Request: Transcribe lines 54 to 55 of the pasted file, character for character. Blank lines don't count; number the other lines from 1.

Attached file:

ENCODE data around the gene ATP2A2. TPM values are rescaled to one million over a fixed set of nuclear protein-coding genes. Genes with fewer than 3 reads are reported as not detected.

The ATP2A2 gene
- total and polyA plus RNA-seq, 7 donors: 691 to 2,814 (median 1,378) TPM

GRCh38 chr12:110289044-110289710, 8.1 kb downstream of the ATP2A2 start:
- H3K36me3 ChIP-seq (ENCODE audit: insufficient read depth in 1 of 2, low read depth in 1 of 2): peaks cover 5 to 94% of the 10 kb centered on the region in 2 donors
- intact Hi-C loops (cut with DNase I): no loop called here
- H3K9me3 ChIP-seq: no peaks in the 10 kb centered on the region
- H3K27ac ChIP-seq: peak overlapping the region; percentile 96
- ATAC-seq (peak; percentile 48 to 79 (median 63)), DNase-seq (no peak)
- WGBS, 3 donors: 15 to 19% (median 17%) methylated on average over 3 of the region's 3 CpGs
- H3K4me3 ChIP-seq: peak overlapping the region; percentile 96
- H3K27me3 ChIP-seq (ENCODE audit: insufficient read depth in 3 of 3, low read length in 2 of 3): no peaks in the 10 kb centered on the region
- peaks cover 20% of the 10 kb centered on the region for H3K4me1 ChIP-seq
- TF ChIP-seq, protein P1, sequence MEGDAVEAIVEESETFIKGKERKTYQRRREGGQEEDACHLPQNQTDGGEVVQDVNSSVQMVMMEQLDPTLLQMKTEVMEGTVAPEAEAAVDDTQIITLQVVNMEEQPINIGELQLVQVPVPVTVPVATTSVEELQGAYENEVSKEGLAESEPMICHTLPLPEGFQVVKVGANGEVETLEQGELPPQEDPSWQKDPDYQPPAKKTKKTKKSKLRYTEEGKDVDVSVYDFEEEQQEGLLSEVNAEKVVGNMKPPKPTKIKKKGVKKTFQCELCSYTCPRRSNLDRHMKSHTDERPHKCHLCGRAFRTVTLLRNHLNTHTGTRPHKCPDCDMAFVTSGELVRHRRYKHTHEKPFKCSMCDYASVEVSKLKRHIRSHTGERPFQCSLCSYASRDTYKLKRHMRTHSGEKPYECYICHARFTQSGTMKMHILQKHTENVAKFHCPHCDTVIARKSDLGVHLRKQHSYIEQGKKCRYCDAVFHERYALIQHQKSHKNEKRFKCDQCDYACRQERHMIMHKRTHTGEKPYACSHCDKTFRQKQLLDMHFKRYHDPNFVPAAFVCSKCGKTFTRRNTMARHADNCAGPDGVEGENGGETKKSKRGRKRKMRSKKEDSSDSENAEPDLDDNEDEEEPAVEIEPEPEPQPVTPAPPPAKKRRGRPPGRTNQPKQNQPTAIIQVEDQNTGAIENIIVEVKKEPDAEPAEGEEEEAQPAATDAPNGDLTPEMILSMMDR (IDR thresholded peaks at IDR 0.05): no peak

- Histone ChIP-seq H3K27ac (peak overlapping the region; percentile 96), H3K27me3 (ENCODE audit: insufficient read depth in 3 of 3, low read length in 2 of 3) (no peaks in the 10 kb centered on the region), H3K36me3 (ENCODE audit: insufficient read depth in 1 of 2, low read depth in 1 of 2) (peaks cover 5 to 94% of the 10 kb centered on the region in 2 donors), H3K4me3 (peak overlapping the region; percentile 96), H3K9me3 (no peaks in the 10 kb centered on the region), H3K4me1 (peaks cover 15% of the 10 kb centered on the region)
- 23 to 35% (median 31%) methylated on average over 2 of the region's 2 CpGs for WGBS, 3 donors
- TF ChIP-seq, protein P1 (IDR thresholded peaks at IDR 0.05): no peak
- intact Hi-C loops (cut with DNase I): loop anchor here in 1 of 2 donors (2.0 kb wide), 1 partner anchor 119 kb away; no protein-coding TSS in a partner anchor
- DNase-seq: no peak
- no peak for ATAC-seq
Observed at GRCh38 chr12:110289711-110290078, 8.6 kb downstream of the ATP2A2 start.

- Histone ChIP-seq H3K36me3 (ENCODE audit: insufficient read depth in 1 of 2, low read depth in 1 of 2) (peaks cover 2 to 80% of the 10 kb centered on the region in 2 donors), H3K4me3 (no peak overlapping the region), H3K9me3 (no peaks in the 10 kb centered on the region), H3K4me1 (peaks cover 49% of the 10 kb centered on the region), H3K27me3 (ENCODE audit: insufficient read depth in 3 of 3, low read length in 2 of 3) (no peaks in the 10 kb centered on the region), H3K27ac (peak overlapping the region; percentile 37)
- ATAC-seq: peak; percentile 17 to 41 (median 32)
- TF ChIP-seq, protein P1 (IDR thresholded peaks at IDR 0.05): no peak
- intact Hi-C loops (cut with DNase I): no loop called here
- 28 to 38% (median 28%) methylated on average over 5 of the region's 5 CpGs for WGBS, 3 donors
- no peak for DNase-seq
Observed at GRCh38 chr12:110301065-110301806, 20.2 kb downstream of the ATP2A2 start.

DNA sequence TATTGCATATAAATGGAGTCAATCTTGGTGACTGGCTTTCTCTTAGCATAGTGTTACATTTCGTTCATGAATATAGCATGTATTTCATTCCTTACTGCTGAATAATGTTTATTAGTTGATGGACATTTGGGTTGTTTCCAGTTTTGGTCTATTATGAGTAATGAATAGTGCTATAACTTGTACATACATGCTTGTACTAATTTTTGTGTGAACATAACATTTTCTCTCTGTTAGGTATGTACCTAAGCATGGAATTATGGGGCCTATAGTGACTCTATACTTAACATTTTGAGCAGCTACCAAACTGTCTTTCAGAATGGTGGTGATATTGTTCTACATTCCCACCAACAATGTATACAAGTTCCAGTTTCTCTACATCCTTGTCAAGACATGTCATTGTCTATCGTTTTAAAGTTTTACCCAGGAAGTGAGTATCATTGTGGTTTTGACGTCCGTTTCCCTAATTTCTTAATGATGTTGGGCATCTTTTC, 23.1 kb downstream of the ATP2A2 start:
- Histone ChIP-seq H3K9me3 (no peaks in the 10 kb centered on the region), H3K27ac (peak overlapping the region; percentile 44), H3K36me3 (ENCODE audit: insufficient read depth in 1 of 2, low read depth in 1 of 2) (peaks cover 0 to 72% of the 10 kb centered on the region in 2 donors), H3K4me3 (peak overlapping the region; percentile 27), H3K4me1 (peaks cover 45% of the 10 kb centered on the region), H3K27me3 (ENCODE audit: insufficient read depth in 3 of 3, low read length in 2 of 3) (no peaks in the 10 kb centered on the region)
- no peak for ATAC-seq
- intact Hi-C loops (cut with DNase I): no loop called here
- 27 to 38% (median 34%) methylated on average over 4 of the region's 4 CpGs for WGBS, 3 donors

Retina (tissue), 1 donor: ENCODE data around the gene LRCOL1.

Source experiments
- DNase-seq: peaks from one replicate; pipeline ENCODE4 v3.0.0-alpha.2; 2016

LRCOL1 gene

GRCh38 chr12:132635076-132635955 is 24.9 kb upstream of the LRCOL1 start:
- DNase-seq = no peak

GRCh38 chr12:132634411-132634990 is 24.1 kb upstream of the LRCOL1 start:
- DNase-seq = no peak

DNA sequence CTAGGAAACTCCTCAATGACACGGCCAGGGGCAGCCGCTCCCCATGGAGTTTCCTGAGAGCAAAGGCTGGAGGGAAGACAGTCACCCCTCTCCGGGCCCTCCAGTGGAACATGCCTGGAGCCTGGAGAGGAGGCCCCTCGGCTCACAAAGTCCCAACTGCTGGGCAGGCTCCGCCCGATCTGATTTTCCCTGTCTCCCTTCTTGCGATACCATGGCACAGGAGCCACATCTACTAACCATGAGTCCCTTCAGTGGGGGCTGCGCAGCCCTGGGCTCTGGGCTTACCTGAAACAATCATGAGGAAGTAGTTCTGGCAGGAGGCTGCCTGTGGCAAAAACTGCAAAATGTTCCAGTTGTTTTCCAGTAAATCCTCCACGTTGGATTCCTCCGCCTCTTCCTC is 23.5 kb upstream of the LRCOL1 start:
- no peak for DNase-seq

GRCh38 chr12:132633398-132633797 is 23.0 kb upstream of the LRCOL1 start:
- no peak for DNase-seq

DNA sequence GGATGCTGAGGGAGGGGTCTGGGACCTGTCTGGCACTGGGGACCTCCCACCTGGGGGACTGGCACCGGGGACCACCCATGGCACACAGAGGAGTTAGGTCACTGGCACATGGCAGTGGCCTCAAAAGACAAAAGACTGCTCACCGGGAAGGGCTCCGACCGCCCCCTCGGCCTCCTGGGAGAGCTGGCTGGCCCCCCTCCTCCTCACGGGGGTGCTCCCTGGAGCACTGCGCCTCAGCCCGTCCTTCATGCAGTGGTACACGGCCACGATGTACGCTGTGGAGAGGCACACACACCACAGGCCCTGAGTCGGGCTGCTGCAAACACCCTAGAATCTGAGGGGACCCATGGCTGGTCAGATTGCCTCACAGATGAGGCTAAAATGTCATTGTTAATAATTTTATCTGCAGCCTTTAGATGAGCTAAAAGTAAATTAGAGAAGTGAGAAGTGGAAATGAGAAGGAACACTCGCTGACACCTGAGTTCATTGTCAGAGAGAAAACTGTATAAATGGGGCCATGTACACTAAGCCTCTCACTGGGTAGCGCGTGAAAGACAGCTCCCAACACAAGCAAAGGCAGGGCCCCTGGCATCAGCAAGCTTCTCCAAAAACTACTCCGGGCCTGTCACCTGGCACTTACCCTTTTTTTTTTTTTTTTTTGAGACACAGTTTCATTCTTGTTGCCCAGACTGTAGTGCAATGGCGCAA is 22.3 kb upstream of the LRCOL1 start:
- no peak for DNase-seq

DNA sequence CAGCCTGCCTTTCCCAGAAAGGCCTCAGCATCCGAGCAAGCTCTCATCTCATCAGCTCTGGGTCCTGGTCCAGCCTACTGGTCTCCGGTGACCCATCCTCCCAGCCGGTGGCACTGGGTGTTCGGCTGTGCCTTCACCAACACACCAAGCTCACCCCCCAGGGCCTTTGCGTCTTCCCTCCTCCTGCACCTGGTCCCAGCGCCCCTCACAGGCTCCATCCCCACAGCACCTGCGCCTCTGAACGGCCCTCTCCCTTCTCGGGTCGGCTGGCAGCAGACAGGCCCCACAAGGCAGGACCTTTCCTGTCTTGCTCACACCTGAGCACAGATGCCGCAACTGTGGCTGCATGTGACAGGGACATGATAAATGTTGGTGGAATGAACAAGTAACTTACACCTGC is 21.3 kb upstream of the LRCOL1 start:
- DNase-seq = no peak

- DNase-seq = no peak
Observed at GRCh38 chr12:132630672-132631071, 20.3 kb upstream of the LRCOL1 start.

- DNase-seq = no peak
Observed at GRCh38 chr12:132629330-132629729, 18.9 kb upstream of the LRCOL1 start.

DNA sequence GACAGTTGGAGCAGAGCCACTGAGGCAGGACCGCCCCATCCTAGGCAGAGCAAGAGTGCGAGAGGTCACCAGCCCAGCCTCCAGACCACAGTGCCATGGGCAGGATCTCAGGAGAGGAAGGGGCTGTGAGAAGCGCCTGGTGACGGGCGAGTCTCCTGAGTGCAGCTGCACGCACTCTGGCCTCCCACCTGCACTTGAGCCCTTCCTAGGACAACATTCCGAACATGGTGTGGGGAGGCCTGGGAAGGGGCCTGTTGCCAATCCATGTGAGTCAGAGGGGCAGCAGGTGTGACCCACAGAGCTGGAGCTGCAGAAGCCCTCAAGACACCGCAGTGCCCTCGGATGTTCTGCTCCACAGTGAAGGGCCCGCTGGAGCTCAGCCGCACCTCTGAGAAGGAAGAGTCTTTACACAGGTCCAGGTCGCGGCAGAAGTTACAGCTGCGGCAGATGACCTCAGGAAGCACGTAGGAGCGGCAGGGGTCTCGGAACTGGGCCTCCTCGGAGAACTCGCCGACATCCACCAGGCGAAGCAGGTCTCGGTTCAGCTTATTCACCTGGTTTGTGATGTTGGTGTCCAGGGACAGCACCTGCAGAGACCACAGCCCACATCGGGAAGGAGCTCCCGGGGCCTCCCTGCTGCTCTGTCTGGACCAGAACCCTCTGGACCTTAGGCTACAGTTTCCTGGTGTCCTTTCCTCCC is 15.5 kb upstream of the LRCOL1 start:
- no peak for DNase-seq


DNA sequence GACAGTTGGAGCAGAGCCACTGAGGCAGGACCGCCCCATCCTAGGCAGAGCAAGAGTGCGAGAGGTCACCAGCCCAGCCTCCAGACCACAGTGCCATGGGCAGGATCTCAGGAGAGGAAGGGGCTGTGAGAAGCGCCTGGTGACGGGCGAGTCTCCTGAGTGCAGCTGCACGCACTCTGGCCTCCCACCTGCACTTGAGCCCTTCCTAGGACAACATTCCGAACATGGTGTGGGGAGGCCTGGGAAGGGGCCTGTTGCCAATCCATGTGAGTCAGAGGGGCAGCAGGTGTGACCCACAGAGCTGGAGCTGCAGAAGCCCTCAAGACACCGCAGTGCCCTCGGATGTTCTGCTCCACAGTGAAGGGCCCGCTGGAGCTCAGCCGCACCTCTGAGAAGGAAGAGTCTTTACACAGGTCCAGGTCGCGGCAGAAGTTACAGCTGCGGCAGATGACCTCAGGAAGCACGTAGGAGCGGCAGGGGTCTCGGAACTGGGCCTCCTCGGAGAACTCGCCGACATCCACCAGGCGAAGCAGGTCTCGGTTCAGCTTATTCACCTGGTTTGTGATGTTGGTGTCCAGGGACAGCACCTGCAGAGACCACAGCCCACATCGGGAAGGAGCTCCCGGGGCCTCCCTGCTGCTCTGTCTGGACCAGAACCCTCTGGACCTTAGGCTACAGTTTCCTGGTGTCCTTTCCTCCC is 15.5 kb upstream of the LRCOL1 start:
- no peak for DNase-seq